The Tech of Social Networking

The Tech of Social NetworkingModern Internet-based social networking seems like a relatively recent phenomena. Yet, its roots can be traced back to basic human behavior.

Early humans organized themselves into social tribes. As technical knowledge and know-how got better, and written communication emerged, human social interaction also became more sophisticated. The printing press and postal systems supplemented the local tavern and other forms of in-person socialization.  This was the beginning of a more sophisticated type of companionship. These early technologies marked the beginning stages of releasing the bonds of people only being able to interact, conduct business, and socialize with those they could be physically present with.

The telegraph machine could be looked upon as an early form of text messaging. People could conduct business at a distance, as well as send short personal notes to friends or family across great distances.

Then Alexander Graham Bell invented the telephone. Early telephones were not that easy to use compared to what they evolved into, but they did mark a turning point that would profoundly change human interaction and ultimately cause the acquisition of knowledge to accelerate. The wired telephone enabled new, more efficient forms of social networking and interaction. It was a business device, yet it was also a pleasure device, that enabled people to socialize in much more sophisticated ways.

In the later decades of the 20th century, phone lines began to be used for more than simply voice communications. “POTS” or “plain old telephone lines” initially enabled the early stages of Internet growth. Looking back, those early websites had a social networking component built in all along. Business and pleasure were the driving forces.

The Internet quickly became much more sophisticated. High-speed Internet access and ever-cheaper data storage converged, leading to yet another turning point, enabling technologies such as podcasting, the reliable delivery of audio and video, etc. Social interaction among people was profoundly affected yet again.

The proliferation of the modern cell phone was another turning point that developed in parallel with the proliferation of the Internet. Being able to carry around a phone in one’s pocket was a terrific convenience, and has enabled profound efficiencies in the ways people interact. Since most of us alive today lived through that profound change, we cannot fully see what a significant turning point it is, or fully know how the efficiency will impact future generations.

Today we are living through yet another profound change – a type of convergence. The cell phone is morphing into the super smart phone that puts the Internet right in our pockets. Business and pleasure are still right there, driving the need for interaction.

In a way it’s fitting that these nifty, Internet-enabled, touch screen pocket computers many of us now carry around with us everywhere we go also happen to function as telephones.

Smart Phones Getting Smarter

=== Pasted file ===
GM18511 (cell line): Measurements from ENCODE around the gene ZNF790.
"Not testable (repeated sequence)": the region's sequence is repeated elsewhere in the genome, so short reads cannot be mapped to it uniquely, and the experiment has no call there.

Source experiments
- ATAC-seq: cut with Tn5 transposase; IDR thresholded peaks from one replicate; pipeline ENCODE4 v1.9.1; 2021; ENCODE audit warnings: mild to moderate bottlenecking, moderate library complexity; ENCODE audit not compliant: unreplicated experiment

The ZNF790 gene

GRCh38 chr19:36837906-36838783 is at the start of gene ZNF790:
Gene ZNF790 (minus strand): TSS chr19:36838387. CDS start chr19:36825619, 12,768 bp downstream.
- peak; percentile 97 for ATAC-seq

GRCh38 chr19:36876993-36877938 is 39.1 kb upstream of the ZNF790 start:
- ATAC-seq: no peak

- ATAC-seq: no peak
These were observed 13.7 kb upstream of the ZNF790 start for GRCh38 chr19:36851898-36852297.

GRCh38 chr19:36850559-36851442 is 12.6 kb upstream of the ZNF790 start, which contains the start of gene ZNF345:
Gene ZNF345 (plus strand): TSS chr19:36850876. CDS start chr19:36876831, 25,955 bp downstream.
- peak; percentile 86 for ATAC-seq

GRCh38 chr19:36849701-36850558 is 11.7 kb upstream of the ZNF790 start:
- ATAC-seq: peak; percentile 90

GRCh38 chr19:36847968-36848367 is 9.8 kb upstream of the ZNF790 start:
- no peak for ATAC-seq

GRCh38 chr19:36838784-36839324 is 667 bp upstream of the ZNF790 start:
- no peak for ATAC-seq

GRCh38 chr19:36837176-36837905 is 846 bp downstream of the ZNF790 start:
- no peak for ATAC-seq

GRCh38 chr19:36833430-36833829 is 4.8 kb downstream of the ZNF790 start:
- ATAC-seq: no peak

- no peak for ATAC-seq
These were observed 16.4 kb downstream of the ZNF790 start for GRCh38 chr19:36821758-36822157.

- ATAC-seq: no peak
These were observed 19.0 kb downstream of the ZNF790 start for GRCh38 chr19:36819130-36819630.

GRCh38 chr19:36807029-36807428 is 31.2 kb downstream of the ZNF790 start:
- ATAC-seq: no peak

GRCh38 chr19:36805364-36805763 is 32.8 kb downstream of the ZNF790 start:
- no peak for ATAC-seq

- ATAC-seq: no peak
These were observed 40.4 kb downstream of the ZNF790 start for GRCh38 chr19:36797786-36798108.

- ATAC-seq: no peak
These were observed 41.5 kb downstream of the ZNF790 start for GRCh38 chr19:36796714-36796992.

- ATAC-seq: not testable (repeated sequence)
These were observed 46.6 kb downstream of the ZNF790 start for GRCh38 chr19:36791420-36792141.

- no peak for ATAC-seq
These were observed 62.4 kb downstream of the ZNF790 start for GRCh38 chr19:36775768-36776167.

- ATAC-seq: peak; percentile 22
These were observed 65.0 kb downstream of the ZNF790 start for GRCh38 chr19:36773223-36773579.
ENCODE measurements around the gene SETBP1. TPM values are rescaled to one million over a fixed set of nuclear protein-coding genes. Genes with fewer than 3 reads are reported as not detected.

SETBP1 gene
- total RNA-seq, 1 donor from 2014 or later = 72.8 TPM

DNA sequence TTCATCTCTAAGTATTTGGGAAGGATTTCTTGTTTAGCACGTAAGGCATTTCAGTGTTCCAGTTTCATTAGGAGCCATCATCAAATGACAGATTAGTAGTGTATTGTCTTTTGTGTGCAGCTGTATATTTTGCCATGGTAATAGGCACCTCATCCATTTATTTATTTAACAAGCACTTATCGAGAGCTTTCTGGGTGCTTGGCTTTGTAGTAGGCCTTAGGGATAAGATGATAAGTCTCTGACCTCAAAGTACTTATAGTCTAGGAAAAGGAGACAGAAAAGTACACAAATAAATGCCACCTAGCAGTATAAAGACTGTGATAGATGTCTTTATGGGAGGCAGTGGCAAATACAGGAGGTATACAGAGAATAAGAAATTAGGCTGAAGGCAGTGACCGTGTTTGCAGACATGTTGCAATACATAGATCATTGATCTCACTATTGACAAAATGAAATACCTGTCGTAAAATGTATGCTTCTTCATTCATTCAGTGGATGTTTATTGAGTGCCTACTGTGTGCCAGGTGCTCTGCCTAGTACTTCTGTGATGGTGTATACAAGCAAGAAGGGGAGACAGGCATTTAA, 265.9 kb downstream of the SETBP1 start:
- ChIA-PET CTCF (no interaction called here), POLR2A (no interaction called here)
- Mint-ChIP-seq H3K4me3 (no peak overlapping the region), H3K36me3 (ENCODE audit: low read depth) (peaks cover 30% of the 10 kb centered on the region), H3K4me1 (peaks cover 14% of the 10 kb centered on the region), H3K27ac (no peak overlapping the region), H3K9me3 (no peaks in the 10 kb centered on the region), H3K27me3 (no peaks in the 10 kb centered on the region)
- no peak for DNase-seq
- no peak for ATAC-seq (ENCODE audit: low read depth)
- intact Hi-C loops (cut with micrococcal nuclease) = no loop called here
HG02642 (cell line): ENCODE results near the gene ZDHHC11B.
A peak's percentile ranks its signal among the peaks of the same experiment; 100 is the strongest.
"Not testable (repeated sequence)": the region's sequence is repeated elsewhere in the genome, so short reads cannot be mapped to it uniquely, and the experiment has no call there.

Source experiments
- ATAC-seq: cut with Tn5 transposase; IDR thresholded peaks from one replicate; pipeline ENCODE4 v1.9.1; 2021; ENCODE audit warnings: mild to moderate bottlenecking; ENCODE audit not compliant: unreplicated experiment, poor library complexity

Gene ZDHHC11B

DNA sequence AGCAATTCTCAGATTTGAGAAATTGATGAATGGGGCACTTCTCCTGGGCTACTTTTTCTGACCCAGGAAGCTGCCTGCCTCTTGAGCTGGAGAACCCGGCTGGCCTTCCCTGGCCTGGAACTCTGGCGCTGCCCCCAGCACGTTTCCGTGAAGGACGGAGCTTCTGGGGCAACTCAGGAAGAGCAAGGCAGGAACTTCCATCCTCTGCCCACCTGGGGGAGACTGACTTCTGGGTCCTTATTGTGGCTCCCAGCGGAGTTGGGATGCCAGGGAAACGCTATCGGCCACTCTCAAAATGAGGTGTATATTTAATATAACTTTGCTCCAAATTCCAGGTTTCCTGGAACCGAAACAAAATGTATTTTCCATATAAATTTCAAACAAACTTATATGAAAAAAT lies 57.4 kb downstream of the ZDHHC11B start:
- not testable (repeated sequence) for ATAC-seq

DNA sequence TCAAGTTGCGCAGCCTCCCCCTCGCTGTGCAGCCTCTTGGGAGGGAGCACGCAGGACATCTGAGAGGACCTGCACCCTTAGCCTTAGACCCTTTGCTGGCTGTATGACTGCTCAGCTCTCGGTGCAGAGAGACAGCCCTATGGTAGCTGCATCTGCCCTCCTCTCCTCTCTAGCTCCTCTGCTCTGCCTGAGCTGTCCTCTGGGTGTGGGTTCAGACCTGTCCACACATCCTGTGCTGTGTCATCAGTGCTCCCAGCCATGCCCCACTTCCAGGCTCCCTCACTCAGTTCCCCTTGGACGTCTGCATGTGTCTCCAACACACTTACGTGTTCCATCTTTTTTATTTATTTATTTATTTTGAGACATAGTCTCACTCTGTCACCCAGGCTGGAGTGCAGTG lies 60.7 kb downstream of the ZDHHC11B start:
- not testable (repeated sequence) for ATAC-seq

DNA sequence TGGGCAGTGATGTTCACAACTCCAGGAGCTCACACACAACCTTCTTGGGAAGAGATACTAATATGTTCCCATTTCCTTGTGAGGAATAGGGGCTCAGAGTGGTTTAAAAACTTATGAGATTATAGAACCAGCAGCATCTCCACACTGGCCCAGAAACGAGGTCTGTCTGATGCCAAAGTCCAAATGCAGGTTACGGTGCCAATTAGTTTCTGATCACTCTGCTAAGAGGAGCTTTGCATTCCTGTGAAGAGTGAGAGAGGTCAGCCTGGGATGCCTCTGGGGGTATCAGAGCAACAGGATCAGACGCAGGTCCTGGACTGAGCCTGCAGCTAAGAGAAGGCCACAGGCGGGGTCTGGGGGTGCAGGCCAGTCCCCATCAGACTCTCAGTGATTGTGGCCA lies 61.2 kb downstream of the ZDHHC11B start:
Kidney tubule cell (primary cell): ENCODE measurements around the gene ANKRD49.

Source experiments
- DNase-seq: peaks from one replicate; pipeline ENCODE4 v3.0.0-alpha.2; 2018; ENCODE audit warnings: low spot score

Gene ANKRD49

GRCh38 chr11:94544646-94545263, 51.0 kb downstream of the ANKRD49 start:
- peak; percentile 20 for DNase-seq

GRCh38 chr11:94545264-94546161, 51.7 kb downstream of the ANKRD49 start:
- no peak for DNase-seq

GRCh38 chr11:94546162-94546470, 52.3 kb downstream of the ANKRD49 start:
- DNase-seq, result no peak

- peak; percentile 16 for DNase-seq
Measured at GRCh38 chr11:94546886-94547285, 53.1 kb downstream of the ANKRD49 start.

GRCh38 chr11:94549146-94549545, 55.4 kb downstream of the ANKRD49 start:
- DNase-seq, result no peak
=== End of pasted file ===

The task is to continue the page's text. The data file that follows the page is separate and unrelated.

Smart Phones Getting SmarterWith my recent purchase of the Sprint HTC Evo 4G, I’m on my third smart phone. It’s been quite an interesting ride.

The first one was an HTC PPC-6700, running Windows Mobile 5 with the original incarnation of Alltel EVDO, integrated WiFi, and a slide-out keyboard. The phone had terrible battery life, and the operating system was sluggish. I personally found the slide-out keyboard to be next to useless, and it’s presence made the phone too thick. On long phone calls or with intensive data usage, the phone could get hot enough to cause it to lock up or reboot without good ventilation. Nonetheless, I kept it for a couple of years, passing it on to one of my younger brothers when I was done with it.

Smart phone number two was a Sprint HTC Touch. It had the same sized screen, but was much thinner and sleeker. It had a bit better battery life than the 6700, but not by much, and no WiFi. The operating system was still a bit sluggish. Sprint and HTC upgraded it to Windows Mobile 6.1, and with the integrated GPS chip, it functioned with the included Sprint GPS Navigation software, which is actually quite good. For about a year and a half, I used this phone as my podcast aggregator (with a paid aggregator app) and playback device, which actually worked reasonably well. A $20 dollar keyboard app gave me an iPhone-style onscreen keyboard to replace the next-to-useless software keyboard included with Windows Mobile. I used this phone up until a few days ago, keeping it for about two and one half years.

Enter now the Evo 4G. I have to say this is probably one of the most impressive, satisfying gadgets I’ve ever owned, and that’s saying something. Compared to the HTC Touch, the Evo is about ¾ of an inch longer and ½ an inch wider and about the same thickness as the Touch. The Evo’s large touch screen is spectacular, and the Android operating system is extremely responsive and smooth regardless of how many apps I have running. The integrated WiFi hotspot is fantastic and works incredibly well, though it can cause the need to reboot the phone after downloading about 1.5 gigabytes of data. The Evo stays very cool while in use.

My conclusion? The best computer is the one that’s in your pocket.